JavaScript has both strict and type–converting comparisons.

A strict comparison (e.g. ===) is only true if the operands are of the same type.

The more commonly used abstract comparison (e.g. ==) converts the operands to the same Type before making the comparison.

For relational abstract comparisons (e.g., <=), the operands are first converted to primitives, then to the same type, before comparison.

Strings are compared based on standard lexicographical ordering, using Unicode values.
Features of comparisons:

Two strings are strictly equal when they have the same sequence of characters, same length, and same characters in corresponding positions.

Two numbers are strictly equal when they are numerically equal (have the same number value). NaN is not equal to anything, including NaN. Positive and negative zeros are equal to one another.

Two Boolean operands are strictly equal if both are true or both are false.

Two distinct objects are never equal for either strict or abstract comparisons.

An expression comparing Objects is only true if the operands reference the same Object.

Null and Undefined Types are strictly equal to themselves and abstractly equal to each other.
Equality operators
Equality (==)
The equality operator converts the operands if they are not of the same type, then applies strict comparison. If both operands are objects, then JavaScript compares internal references which are equal when operands refer to the same object in memory.
Syntax
x == y
Examples
1 == 1 // true
"1" == 1 // true
1 == '1' // true
0 == false // true
0 == null // false
0 == undefined // false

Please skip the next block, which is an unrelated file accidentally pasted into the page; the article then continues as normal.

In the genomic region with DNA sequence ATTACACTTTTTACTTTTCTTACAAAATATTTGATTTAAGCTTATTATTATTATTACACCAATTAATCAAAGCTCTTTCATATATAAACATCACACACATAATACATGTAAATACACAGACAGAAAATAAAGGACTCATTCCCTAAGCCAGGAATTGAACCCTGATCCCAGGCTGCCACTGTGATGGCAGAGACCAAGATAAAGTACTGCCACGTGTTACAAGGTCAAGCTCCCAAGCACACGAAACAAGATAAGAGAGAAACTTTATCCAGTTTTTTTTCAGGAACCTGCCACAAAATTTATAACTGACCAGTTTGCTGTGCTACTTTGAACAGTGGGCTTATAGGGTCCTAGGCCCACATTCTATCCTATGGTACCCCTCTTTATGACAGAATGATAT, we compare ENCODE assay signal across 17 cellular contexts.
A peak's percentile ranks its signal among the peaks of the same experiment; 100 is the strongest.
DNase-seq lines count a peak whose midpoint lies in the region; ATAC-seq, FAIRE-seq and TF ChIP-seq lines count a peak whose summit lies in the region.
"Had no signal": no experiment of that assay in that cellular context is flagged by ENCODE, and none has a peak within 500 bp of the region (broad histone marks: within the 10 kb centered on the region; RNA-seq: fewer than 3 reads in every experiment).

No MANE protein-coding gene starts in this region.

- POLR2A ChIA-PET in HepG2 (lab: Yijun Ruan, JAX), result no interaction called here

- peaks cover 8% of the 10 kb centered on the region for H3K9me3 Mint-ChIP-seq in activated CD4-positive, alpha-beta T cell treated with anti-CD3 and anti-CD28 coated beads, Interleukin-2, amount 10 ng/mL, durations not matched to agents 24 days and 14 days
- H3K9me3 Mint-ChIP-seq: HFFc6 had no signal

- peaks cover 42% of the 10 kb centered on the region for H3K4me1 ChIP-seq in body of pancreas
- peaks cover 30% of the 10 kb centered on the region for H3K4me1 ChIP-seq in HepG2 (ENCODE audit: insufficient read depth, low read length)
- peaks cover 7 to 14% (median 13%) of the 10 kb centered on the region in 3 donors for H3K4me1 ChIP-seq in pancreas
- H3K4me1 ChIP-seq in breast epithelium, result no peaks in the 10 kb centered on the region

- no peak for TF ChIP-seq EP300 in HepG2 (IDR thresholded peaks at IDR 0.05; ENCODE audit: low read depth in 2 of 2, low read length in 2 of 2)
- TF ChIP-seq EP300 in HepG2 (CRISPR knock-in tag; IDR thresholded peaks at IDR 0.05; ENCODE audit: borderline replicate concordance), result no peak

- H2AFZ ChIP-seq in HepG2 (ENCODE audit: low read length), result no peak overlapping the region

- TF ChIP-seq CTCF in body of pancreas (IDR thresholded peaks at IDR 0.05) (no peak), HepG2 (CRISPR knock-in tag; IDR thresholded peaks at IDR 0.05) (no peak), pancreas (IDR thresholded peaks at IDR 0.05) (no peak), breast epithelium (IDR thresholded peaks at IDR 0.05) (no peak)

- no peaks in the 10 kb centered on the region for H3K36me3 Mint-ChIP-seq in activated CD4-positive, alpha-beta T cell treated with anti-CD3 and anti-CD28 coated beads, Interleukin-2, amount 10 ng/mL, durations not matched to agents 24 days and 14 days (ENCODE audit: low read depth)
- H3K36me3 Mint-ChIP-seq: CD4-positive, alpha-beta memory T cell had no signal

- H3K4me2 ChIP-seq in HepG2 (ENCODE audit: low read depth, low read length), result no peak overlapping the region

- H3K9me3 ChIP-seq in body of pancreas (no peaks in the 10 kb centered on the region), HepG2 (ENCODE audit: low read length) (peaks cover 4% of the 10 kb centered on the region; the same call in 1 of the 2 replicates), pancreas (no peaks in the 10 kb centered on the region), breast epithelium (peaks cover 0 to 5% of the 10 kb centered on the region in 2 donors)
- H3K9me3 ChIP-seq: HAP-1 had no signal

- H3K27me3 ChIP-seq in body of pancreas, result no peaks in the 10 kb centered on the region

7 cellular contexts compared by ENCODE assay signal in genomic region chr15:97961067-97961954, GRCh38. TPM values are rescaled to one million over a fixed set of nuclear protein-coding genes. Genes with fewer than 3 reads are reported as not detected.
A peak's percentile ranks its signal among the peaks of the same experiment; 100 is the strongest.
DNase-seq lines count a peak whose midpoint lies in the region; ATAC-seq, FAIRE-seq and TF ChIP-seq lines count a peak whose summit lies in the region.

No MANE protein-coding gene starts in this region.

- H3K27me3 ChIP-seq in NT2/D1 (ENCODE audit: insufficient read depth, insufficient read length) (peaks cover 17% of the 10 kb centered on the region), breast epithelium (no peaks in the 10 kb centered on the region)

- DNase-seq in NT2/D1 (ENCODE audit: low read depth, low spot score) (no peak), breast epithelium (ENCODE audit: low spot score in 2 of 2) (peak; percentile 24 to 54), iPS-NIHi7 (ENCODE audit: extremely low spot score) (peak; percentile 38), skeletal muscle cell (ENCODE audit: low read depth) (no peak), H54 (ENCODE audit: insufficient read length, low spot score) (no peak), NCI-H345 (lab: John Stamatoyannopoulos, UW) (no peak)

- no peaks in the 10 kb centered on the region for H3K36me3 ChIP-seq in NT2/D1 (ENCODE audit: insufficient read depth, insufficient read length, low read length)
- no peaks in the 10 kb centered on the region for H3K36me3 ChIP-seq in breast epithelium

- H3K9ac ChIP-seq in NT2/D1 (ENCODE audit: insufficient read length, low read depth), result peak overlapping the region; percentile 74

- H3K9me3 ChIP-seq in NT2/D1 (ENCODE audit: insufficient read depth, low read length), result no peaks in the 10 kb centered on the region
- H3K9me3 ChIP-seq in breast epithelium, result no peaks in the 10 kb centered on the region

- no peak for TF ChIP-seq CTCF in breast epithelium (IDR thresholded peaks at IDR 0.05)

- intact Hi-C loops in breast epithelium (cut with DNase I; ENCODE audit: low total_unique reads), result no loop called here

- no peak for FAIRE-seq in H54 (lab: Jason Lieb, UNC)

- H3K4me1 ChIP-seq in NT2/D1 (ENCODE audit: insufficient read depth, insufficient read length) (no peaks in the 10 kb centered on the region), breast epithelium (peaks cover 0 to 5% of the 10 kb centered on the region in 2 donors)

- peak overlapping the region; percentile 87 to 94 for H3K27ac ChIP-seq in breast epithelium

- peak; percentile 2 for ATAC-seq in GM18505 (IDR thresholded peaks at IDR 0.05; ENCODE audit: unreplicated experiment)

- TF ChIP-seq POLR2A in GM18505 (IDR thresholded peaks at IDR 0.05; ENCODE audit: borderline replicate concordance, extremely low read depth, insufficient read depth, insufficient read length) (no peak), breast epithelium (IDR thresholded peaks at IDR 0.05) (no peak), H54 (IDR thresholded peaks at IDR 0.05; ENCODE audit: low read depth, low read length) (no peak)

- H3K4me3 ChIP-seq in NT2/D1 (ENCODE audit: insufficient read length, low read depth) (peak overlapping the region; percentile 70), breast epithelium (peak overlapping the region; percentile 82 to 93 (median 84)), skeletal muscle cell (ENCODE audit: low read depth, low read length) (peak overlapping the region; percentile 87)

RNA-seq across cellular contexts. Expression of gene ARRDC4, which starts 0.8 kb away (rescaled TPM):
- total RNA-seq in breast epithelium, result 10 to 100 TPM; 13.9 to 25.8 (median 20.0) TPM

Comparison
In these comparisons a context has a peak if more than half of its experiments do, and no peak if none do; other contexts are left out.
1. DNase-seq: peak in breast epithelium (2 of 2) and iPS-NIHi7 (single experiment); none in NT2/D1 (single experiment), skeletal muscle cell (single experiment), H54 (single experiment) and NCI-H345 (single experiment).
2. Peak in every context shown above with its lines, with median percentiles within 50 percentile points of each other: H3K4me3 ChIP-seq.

null == undefined // true
Inequality (!=)
The inequality operator returns true if the operands are not equal. If the two operands are not of the same type, JavaScript attempts to convert the operands to an appropriate type for the comparison. If both operands are objects, then JavaScript compares internal references which are not equal when operands refer to different objects in memory.
Syntax
x != y
Examples
1 != 2 // true
1 != "1" // false
1 != '1' // false
1 != true // false
0 != false // false
Identity / strict equality (===)
The identity operator returns true if the operands are strictly equal with no type conversion.
Syntax
x === y
Examples
3 === 3 // true
3 === '3' // false
Nonidentity / strict inequality (!==)
The nonidentity operator returns true if the operands are not equal and/or not of the same type.
Syntax
x !== y
Examples
3 !== '3' // true
4 !== 3 // true
Relational operators
Greater than operator (>)
The greater than operator returns true if the left operand is greater than the right operand.
Syntax
x > y
Examples
4 > 3 // true
Greater than or equal operator (>=)
The greater than or equal operator returns true if the left operand is greater than or equal to the right operand.
Syntax
x >= y
Examples
4 >= 3 // true
3 >= 3 // true
Less than operator (<)
The less than operator returns true if the left operand is less than the right operand.
Syntax
x < y
Examples
3 < 4 // true
Less than or equal operator (<=)
The less than or equal operator returns true if the left operand is less than or equal to the right operand.
Syntax
x <= y
Examples
3 <= 4 // true
You can find more information at MDN.